Sawhorse Standing Desk

I’m constantly searching “workspaces” on Pinterest and pinning to my space board. Two things I found in common with almost every space I love: plants and standing desks. The idea of standing up while writing, doing projects, and working on homework really appealed to me. Plus, I love how standing desks look and the amount of work space most of them provide.

Determined to make my own standing desk, I set off to a couple of my go-to project places: Lowe’s and Habitat for Humanity Restore.

Here’s what I bought:

  • Old wood door- Habitat for Humanity, $1 (dollar door section) Side note: At first, I was concerned about the hole in the door where the doorknob used to be, but my sister pointed out that it’ll be perfect for my laptop cord to go through!  
  • Five 2×4 pieces- Lowe’s, $8
  • Sawhorse Brackets– Lowe’s, $7
  • Wood Finish in English Chestnut- Lowe’s, $4
  • Liquid Nails, $3

The height of the wood depends on your height (first 4 pieces) and the length of your door or desk top (fifth piece). Everyone is always friendly and patient at Lowe’s and will cut the wood for you for free.

I told the man that helped me that I wanted the “legs” of my desk to be standing height. We held the wood up and I put my hands where I would rest them on a desk or laptop. The fifth piece of wood should be length of your desktop (or door) minus about 4 inches. I was able to buy a scrap piece of wood for the fifth piece for only 75 cents!

Once I had all of my supplies, the desk went together in 4 simple steps:

1. Paint the top and sides of the door and stain all 5 wood pieces

2. With liquid nails, glue the fifth piece of wood (the one different than the other four) to the bottom of the door *let dry for 1-2 days*

wood

3. Slide the other four pieces of wood into the two sawhorse clamps (they’ll fit perfectly, but might take an extra oomph)

4. Attach the sawhorses to the piece of wood on the bottom of the door

My last step was to to find a stool on Craigslist for $5 and paint it white to match the door. This project started off completely as an experiment, but I am so happy with how it turned out!

photo

Sweater to Scarf

It’s been almost 2 months since I’ve posted, but since my last post Kat and I have settled into our little house and are loving it. When we’re not working, going to class, volunteering, and running around campus it’s nice to come home to a cozy house and it is worth all of the crafting and thrifting this summer!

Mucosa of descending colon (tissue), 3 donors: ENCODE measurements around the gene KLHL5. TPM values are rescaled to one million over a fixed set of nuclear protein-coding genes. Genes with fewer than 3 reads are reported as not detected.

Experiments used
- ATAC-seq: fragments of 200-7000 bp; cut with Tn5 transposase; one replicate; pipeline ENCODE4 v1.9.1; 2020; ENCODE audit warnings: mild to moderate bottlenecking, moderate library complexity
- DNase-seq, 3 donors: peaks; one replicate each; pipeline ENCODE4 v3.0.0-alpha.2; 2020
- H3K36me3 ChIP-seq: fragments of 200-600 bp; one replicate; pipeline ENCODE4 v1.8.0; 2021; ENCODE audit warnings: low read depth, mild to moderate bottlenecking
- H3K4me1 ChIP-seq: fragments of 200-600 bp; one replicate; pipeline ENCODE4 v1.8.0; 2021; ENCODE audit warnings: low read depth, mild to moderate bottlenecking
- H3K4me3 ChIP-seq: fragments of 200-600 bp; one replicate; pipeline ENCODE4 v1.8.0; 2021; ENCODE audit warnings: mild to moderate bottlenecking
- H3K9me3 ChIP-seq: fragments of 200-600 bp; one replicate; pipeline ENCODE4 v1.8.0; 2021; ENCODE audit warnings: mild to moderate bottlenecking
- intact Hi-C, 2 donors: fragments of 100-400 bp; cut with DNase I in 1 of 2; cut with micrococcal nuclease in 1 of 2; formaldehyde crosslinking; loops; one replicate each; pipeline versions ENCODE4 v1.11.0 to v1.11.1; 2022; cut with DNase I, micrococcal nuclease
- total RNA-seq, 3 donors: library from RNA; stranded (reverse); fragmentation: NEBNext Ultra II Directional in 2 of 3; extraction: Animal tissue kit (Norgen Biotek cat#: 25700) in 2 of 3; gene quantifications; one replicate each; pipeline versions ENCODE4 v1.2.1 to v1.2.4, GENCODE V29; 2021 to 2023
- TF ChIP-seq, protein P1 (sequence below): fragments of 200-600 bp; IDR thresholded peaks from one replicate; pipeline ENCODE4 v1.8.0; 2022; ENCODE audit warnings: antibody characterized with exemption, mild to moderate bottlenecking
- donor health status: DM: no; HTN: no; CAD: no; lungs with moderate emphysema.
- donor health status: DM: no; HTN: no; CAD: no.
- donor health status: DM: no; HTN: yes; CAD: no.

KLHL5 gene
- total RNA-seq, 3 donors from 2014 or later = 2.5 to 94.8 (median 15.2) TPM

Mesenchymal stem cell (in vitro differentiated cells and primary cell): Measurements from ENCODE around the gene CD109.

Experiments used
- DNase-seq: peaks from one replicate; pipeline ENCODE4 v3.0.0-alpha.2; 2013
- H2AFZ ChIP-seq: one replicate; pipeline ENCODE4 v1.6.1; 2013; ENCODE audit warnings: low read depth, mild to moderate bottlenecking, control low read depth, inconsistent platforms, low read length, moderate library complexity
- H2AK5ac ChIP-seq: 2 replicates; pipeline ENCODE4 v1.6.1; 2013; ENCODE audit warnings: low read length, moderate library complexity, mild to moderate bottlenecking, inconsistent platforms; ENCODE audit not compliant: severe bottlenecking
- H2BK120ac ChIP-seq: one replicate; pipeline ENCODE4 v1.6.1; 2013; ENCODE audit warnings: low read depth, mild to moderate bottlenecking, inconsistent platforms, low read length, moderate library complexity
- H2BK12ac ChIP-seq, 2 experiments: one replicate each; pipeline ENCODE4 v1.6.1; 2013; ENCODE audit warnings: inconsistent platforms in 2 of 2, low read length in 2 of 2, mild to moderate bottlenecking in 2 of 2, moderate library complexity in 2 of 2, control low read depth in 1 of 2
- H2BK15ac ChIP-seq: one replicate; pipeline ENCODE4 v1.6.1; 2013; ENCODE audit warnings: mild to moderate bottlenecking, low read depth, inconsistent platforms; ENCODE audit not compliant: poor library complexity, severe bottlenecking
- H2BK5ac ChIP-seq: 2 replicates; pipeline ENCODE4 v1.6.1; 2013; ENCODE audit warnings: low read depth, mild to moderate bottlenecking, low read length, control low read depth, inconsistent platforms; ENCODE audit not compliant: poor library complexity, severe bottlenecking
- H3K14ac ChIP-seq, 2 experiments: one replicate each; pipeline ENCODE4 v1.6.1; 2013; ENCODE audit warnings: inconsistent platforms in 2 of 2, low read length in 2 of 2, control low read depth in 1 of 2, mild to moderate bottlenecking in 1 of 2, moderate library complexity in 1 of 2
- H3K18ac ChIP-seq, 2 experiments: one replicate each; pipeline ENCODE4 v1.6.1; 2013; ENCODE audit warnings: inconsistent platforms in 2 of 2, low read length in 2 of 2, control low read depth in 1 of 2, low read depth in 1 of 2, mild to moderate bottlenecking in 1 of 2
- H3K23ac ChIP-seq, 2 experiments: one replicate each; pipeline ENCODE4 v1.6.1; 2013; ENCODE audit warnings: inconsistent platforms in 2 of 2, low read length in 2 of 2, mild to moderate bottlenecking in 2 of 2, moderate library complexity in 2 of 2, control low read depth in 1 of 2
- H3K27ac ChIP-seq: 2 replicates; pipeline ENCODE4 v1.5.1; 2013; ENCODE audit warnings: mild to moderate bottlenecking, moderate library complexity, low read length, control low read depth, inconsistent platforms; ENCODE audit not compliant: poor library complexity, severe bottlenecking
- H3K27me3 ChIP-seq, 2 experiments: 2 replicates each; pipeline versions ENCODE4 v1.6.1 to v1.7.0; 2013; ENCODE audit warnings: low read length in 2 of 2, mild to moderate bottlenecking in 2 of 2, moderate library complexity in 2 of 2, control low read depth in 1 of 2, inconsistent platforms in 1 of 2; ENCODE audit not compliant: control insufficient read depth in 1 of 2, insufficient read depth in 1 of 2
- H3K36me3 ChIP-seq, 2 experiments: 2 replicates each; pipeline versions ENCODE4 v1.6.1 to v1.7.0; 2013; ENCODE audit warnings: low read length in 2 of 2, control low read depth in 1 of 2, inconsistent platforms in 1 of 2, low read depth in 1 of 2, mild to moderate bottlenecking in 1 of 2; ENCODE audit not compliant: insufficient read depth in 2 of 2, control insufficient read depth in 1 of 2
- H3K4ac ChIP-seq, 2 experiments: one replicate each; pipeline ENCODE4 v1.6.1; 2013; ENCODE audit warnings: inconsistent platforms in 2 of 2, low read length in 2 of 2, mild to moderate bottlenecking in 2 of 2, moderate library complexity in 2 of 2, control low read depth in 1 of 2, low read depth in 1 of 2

One of my biggest fall and winter obsessions are infinity scarves- I wear them every day. I decided it’s time to start experimenting with making my own since I wear them so often! Turns out, this will absolutely be my easiest tutorial yet.

1. Thrift an old sweater (mine was 99 cents from VOA in Lansing)

2. Cut a straight line right under the arms

3. Wrap once or twice around your neck for your brand new infinity scarf!

I suggest getting a soft, extra large sweater.

There are other alternatives to the tutorial, depending on the size and look you’re looking for. Another option is to cut off the top and sides of the sweater and then stitch the sides back up. However, if you don’t have a sewing machine, you can take the easier route.

Happy coming of winter!

-Kat

Repurposed Wood Pallets

Wood pallet projects seem to be the new trend on Pinterest- and when a friend offered me some for free, I couldn’t resist! My first project was a table. Let me warn you, this was a project of improvisation and “Dad’s not home so no power tools”. With that being said, my supplies included:

  • One wood pallet
  • Wood blocks for legs (1.29 x 2 at Lowe’s)
  • Stain
  • Sand Paper
  • Liquid nails (wood glue or gorilla glue should work too)
  • Bungee cords (Hey, it did the trick!)

I started off by sanding down the pallet to avoid slivers. Next, I turned it upside down and glued the legs on with liquid nails, one by one, securing them with bungee cords. Obviously, clamps would be more ideal, but I couldn’t find any.